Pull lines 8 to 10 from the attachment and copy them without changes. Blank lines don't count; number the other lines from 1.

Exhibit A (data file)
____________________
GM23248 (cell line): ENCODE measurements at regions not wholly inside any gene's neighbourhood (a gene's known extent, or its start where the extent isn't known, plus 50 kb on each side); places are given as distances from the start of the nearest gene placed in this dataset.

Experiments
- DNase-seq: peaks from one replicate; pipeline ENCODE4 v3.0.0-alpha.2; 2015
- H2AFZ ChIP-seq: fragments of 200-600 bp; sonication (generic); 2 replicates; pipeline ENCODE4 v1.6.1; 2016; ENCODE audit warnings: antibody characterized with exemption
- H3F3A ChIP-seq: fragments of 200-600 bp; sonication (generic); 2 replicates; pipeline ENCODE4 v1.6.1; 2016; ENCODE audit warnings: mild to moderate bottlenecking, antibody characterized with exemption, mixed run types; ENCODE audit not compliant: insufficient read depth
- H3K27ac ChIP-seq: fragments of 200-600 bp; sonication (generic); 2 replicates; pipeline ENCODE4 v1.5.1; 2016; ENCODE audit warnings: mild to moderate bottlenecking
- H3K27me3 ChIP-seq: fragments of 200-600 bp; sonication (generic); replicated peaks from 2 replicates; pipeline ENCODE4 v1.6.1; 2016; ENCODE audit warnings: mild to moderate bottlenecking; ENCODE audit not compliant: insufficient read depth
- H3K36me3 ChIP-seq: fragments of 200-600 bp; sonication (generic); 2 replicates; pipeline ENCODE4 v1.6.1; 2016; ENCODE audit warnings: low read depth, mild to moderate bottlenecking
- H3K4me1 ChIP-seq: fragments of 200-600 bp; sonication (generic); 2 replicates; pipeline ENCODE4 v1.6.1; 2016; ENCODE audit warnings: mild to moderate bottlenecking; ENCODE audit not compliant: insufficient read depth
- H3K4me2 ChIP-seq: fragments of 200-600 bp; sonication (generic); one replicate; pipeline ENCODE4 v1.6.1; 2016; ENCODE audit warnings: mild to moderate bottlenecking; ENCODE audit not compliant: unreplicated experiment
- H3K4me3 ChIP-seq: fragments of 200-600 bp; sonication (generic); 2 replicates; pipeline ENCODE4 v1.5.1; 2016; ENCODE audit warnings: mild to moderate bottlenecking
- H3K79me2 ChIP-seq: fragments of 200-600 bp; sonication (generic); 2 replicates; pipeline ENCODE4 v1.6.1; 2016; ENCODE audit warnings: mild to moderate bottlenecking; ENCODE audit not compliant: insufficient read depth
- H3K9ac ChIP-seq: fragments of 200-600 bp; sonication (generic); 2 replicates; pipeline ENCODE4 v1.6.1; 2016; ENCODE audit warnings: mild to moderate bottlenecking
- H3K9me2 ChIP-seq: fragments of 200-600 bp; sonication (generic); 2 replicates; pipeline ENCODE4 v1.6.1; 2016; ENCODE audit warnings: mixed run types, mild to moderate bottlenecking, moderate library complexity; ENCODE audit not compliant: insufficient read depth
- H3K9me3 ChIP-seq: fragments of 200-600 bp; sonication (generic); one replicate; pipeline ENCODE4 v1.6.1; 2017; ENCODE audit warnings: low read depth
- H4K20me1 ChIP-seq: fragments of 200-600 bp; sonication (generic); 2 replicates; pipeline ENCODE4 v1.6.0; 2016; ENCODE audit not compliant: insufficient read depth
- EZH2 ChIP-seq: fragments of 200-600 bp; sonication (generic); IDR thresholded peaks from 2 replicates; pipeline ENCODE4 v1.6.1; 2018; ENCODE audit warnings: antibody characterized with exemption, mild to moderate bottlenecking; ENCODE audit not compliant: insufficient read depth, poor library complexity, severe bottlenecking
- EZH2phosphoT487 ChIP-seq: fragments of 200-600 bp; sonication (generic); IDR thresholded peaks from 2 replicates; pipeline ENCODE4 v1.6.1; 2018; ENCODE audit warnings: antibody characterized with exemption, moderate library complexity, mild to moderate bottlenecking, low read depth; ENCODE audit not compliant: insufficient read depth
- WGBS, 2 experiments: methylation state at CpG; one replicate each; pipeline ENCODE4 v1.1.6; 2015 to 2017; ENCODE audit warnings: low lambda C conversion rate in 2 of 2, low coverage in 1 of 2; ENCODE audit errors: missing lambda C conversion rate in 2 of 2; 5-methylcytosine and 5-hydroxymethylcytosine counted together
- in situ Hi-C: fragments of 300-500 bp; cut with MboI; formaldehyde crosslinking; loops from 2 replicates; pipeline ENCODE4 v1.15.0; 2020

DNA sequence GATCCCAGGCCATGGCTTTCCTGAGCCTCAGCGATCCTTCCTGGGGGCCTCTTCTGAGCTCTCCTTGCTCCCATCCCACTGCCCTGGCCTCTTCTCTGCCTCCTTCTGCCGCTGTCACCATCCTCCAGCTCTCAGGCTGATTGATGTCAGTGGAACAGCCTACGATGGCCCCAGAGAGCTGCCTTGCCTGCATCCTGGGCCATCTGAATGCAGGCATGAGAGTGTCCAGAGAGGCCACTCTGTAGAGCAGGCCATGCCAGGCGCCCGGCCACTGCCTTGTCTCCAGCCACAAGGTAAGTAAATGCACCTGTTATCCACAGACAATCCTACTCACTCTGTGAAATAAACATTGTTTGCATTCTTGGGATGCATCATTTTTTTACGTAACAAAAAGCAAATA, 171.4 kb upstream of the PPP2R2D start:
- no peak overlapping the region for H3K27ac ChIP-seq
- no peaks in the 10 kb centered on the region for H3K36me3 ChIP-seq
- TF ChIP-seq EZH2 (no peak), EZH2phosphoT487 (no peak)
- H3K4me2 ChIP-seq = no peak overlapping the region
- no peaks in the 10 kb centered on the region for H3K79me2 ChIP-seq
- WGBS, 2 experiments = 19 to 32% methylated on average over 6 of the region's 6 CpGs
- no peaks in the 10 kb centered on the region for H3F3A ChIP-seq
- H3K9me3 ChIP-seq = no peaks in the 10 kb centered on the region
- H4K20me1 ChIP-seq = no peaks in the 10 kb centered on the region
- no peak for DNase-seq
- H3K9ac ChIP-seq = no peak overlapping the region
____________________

- H3K36me3 ChIP-seq: fragments of 200-600 bp; sonication (generic); 2 replicates; pipeline ENCODE4 v1.6.1; 2016; ENCODE audit warnings: low read depth, mild to moderate bottlenecking
- H3K4me1 ChIP-seq: fragments of 200-600 bp; sonication (generic); 2 replicates; pipeline ENCODE4 v1.6.1; 2016; ENCODE audit warnings: mild to moderate bottlenecking; ENCODE audit not compliant: insufficient read depth
- H3K4me2 ChIP-seq: fragments of 200-600 bp; sonication (generic); one replicate; pipeline ENCODE4 v1.6.1; 2016; ENCODE audit warnings: mild to moderate bottlenecking; ENCODE audit not compliant: unreplicated experiment